PROPERTY developer and investor Paddy McKillen is to open a multi-million euro boutique hotel in Dublin's Harcourt Street next year.
Belfast-born Mr McKillen has been keeping the planned development under wraps, but details of the 52-bedroom hotel are due to be released shortly.
His 30-year-old son, Paddy Jnr, will spearhead the project. He will open the doors to a new nightclub in the Harcourt Street premises next month in time for the Christmas party season.
Plans for a club at the hotel location -- which stretches over three Georgian buildings -- were initially rejected by Dublin City Council last year but subsequently approved by An Bord Pleanala in May.
The club will add to the stable of venues in which Paddy McKillen Jnr has an interest. He is already majority owner of the Wilde Club in Dublin's Wicklow Street which opened in August.
He also controls the Vintage Cocktail Club in Temple Bar, which opened last month, and is involved in a number of other venues in the capital.
His father's May Property Holdings vehicle secured the planning permission for the Harcourt Street club, while the company was also given permission in March to convert the former ICC Bank headquarters -- which stretch from 32 to 34 Harcourt Street -- into the new hotel.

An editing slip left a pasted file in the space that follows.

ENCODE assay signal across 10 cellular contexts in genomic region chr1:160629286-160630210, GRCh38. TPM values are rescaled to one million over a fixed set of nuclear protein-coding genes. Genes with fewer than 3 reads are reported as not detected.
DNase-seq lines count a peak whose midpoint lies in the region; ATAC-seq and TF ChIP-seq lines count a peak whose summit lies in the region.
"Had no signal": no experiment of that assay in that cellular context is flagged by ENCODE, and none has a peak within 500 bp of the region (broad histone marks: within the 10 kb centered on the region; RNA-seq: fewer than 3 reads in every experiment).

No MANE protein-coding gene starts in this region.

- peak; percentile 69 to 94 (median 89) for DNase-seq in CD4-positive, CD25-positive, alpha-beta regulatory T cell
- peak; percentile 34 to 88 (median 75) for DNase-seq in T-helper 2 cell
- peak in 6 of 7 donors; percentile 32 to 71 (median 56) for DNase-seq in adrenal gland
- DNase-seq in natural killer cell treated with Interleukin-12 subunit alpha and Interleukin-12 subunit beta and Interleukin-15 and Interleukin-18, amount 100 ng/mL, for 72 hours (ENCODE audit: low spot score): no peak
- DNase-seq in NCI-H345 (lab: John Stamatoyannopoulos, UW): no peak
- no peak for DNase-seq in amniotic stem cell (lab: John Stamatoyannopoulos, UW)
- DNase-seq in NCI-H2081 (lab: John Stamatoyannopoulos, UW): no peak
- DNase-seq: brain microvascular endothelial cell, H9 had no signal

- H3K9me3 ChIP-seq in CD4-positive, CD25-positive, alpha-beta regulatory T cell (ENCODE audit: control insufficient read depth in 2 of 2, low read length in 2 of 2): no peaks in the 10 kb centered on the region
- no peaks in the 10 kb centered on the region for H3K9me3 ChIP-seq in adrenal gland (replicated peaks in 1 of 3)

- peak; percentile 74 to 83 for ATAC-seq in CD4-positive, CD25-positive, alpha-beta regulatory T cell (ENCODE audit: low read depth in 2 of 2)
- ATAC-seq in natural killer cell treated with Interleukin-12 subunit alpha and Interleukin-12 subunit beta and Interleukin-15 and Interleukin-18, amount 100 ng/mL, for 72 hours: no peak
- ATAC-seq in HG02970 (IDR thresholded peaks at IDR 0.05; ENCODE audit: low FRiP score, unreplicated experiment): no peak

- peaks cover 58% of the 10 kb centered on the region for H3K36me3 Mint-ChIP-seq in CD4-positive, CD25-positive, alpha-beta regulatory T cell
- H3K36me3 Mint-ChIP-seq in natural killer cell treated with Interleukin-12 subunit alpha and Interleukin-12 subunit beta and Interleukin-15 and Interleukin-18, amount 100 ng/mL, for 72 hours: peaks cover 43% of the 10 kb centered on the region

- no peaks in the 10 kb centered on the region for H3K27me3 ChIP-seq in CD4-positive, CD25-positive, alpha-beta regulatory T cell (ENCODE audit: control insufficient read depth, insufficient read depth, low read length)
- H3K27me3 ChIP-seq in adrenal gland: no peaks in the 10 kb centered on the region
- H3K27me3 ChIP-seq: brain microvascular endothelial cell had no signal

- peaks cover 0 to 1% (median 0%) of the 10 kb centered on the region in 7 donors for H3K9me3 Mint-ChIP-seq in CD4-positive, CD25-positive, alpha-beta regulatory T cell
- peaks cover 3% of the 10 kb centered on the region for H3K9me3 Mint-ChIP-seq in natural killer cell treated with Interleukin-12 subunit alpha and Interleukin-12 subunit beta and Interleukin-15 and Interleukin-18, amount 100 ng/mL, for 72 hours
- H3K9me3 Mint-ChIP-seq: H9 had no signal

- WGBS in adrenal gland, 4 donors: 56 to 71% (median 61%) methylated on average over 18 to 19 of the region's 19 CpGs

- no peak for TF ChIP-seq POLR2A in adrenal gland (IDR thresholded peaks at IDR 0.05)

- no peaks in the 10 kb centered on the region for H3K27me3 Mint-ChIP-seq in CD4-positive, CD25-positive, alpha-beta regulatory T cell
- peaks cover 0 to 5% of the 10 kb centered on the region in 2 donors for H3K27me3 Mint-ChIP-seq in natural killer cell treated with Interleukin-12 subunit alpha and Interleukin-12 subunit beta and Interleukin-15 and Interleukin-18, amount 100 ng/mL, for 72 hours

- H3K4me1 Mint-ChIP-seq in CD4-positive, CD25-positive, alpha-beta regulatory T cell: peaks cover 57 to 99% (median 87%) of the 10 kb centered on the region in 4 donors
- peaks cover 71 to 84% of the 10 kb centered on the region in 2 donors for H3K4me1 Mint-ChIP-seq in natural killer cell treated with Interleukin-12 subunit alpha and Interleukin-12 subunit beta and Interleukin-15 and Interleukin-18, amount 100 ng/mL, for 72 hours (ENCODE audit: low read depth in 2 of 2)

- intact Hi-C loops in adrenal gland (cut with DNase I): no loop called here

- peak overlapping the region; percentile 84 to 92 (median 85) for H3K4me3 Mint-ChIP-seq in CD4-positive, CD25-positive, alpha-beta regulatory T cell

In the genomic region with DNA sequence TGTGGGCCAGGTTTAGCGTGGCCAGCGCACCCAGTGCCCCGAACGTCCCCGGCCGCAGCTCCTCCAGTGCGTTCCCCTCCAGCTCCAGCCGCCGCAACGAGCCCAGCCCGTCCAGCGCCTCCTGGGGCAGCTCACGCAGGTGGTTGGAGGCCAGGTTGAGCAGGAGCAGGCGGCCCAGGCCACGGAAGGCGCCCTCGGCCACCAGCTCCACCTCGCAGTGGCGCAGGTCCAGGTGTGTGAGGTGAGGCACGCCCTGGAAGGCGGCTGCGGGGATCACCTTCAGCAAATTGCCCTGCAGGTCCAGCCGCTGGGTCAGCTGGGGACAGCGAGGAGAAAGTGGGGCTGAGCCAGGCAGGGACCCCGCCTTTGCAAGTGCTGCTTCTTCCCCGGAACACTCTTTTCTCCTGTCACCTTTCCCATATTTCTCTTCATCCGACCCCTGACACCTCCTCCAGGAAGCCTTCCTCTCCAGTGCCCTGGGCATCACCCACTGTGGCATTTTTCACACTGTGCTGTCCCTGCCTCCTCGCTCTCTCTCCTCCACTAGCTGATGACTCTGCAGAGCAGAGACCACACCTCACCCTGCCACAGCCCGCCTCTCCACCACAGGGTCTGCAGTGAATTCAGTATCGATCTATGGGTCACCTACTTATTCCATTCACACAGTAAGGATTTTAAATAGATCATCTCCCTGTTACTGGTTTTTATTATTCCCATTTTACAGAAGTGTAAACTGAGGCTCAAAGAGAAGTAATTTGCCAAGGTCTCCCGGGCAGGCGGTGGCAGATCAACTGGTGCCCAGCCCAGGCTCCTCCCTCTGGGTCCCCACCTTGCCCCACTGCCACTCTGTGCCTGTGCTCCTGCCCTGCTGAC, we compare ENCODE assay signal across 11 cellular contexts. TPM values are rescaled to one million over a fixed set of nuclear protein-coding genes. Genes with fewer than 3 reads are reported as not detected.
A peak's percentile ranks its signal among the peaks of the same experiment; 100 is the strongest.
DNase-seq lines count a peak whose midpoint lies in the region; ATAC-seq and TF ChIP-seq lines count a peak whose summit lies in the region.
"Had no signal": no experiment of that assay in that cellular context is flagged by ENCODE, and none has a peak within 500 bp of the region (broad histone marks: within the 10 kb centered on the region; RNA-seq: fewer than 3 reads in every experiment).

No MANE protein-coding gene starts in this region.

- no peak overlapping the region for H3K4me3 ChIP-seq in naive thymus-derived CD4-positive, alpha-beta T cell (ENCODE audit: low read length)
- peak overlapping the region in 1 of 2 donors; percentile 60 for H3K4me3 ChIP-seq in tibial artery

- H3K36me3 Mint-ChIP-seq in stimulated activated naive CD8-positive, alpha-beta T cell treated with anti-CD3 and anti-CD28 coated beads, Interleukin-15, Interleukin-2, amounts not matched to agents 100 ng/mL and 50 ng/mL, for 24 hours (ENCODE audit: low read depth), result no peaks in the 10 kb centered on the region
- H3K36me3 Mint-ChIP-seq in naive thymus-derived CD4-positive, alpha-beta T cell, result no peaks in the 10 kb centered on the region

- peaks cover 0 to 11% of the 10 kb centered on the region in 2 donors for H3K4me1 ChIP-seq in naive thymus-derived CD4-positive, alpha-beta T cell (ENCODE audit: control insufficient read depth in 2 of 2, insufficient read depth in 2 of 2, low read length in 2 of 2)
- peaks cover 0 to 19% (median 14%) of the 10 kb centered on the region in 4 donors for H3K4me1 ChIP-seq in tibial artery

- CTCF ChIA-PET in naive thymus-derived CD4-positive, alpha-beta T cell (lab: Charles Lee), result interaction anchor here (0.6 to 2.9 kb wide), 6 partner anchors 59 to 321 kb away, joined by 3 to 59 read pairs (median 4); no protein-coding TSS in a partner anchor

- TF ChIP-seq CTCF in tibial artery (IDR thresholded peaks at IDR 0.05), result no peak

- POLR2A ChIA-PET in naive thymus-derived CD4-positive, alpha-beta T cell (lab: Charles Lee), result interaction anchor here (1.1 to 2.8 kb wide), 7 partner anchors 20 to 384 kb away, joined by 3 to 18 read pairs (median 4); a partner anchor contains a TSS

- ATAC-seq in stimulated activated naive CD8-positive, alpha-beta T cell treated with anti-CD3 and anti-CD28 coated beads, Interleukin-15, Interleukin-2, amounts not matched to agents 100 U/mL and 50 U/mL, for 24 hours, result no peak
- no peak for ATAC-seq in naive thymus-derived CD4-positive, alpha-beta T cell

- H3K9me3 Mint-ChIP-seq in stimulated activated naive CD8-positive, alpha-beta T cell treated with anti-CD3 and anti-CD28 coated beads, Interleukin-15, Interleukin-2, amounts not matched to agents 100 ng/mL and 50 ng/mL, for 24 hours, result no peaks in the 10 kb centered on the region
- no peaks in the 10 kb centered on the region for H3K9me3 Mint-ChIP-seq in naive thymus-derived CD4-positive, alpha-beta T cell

A spokeswoman for Mr McKillen Snr confirmed the nightclub is scheduled to open next month and the hotel is on target to open next year.
She declined to be more specific about the opening date for the hotel, but it is almost certain that Mr McKillen will want to see it operational in time for next summer.
Even by opening then, he will already have missed any boost from Ireland's upcoming EU presidency, which runs for the first six months of 2013.
Converting and kitting out the new hotel is likely to be very costly. One hotelier estimated that the cost per room for such a project could reach as high as €100,000.
That expense excludes a massive amount of additional work on the premises such as installing a kitchen, reception area and other integral elements.
It would make the development costs likely to run well above €7m.
The hotelier said conversions of such premises can prove "enormously costly".
Mr McKillen Snr was left reeling during the summer when the High Court in London ruled against him in a case in which he claimed Britain's billionaire Barclay brothers had improperly taken control of Coroin, the holding company for three top-notch London hotels -- Claridges, the Berkeley and the Connaught.
Mr McKillen, who owns a 36pc stake in Coroin, claimed he should have been offered, for sale, shares in the group held by financier Derek Quinlan before the Barclay brothers assumed effective control of Coroin when they acquired £660m (€827m) of debt from NAMA that was attached to the company related to the hotel purchases.
He will be appealing a number of points from the ruling in coming weeks.